Entering into Global markets is a great way to organically grow your business. However, many small to mid sized businesses have a hard time, if they even venture to go global at all, entering global markets. Here are 5 tips for businesses looking to expand their business by entering global markets:
Revise your pricing strategy to suit local purchasing power. I like using this example: Microsoft is having a difficult time getting Mainland Chinese computer users to use their operating system and Office products. Why? Simply, it costs too much for locals to buy Microsoft products. Linux is popular in China simply because it is open-source and an affordable solution for that market. Mainland Chinese purchasing power is very low compared to those in the US or Europe. So, pricing your products and services according to local purchasing power is a must when entering foreign markets.
Tailor your product or service offering with the local market in mind. Why is Unilever having such success in Asian countries such as India and China? They tailored their products to be affordable for the general consumers who were mostly living in rural areas and were low-income earners. They did this not by offering a super-family size packaging but a smaller or "sachet" size packaging only marketed to these countries and demographics. As a small or medium business you would have more control over whether you can change the way you offer your products simply due to less red tape and top level management to go through thus making it easier to enter global markets.
Find a local partner who is on the frontlines. Having worked at a multinational company in their Asian headquarters, I've seen far too many times where the Directors and CEOs sitting in their offices in the US and UK blindly launch new products in emerging markets (Asia specifically) simply due to media coverage and media hype about the latest and greatest market to be in. Often times than not, not listening to your frontline staff or getting the "real deal" from those on the frontlines in those markets will lead to failure. They know those markets intimately and hear and know about things that may not get reported in international news.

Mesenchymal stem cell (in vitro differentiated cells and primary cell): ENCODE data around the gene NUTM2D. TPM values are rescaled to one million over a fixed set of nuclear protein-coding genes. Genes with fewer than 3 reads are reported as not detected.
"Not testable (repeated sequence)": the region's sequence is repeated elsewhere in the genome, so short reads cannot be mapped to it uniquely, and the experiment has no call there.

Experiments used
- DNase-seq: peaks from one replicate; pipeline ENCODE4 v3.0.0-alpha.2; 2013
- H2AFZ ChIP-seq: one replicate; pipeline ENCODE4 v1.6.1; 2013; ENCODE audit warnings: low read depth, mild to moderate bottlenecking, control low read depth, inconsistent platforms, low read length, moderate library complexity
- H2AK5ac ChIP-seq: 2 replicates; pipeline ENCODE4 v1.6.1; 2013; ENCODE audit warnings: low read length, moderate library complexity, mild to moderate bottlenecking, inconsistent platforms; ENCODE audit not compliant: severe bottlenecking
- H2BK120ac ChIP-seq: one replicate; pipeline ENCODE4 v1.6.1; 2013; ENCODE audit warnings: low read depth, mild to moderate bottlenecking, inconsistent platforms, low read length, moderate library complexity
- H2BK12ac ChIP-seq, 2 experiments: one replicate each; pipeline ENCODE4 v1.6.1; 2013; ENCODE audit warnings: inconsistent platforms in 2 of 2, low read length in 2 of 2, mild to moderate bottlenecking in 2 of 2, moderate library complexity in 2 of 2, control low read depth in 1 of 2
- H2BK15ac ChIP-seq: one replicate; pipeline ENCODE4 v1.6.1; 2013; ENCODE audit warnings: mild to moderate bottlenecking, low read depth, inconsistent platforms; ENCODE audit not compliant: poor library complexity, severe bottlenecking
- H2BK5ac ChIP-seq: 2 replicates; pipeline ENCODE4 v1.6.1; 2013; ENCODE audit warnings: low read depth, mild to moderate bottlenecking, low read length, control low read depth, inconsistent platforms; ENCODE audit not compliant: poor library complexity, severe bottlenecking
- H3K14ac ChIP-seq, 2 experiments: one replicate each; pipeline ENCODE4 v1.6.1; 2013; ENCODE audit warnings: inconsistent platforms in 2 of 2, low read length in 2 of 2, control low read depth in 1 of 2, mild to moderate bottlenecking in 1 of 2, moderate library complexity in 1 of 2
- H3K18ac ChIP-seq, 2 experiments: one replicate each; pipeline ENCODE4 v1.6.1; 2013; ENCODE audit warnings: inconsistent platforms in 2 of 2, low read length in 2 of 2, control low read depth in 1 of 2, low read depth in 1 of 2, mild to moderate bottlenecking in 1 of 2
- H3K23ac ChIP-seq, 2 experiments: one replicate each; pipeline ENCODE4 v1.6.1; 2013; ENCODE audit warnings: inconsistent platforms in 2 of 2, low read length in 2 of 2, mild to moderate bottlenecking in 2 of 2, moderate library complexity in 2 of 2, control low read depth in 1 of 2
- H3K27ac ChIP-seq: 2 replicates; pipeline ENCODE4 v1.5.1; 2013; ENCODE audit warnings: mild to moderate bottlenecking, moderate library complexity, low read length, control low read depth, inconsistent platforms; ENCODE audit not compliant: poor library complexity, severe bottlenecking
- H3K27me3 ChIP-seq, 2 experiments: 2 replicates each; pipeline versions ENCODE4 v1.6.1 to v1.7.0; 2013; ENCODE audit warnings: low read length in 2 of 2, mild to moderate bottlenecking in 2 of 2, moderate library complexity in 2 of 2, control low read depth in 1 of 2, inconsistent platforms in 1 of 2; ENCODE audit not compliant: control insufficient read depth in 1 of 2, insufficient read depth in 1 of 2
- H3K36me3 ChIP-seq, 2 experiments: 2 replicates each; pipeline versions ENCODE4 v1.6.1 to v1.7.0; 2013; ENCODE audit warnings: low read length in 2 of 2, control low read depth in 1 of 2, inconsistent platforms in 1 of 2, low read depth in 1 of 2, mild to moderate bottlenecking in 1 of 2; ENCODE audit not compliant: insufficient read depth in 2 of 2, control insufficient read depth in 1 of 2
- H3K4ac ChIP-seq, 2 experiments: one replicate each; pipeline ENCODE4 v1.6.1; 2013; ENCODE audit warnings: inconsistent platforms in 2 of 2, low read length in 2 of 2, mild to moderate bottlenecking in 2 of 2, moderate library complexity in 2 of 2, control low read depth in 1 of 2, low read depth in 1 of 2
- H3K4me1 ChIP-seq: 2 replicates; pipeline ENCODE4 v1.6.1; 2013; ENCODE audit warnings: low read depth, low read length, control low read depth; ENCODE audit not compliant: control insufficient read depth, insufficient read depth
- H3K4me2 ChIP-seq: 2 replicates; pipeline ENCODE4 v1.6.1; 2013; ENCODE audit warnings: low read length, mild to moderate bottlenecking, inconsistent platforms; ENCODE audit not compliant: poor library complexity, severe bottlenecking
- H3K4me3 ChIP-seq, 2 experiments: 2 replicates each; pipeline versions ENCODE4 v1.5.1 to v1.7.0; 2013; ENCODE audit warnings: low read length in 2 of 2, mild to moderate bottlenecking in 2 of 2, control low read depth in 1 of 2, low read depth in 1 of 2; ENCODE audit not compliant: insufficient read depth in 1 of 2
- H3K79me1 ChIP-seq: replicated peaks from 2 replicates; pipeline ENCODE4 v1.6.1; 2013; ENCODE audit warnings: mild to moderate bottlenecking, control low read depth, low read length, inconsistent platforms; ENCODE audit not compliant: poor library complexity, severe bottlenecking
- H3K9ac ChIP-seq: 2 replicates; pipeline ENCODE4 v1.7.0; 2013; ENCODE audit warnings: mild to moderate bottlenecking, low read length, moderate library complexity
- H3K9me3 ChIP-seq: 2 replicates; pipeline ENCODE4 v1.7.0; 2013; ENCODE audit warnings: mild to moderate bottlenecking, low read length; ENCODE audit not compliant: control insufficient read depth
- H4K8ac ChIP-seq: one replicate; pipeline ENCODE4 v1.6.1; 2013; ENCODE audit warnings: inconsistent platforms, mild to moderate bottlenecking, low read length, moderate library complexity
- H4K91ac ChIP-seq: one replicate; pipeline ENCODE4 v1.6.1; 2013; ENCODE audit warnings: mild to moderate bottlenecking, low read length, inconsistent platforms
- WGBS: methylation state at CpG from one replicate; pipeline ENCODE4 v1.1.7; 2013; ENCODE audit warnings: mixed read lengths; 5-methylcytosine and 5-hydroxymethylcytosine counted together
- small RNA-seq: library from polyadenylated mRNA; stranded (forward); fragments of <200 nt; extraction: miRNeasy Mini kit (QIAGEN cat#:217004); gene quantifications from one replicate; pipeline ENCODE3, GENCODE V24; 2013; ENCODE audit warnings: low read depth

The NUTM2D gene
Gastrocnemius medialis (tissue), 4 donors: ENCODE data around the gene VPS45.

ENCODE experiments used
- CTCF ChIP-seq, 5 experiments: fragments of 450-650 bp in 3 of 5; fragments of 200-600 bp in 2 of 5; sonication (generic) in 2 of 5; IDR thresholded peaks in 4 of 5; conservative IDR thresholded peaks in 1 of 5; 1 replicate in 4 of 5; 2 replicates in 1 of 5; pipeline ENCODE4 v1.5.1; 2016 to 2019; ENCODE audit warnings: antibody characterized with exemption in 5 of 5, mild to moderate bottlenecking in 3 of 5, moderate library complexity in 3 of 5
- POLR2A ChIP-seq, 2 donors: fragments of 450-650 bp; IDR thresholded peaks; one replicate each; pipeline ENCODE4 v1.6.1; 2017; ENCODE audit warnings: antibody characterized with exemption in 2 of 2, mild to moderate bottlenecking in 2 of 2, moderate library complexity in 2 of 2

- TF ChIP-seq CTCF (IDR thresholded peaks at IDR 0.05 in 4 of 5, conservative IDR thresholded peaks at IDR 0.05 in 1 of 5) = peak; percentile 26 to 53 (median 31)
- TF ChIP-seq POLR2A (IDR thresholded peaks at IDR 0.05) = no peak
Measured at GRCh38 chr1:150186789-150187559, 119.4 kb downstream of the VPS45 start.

Know your local market and regional competitors. I remember one case where a business owner who ran a relatively successful online retail cosmetic business in North America and wanted to move that business model into China. The reasons why I believed it was not a feasible business model for that market:
- There are literally thousands of physical retail shops selling low-cost to brand name cosmetics.
- ECommerce and credit card usage in China is not popular. Cash still rules commercial transactions.
- Mainland Chinese women go to Hong Kong to buy name brand products because they know that in Hong Kong the products are authentic.
So, it's important to know whether your product, service or business model will be able to compete with local competitors. Ask yourself: "How are locals in these markets presently sourcing these products or services?"
Speaking of Asia as a region, often times you will need to look at regional competitors as well who may be headquartered in Hong Kong or Singapore but also market into the rest of Asia. So, being aware of regional competitors as well as local competitors is important to determining your place in these markets.
Be mindful of the local business culture. When you are developing business partnerships with local companies, be mindful of the way they do business in their country. For instance, the Asian region as a whole, consider the concept of "Face" an important concept. In Asian culture, it is not polite to be too direct or give direct rejection or create confrontations. Having cultural sensitivities will go a long way in developing your business partnerships in global markets.
In this age of the Internet and as more countries are being wired in, it's becoming more feasible for businesses of any size to expand into international markets. So, start growing your business and expanding your reach. If you follow the tips above, you'll have a good start to going global.
Copyright © 2004. Ethan Hathaway.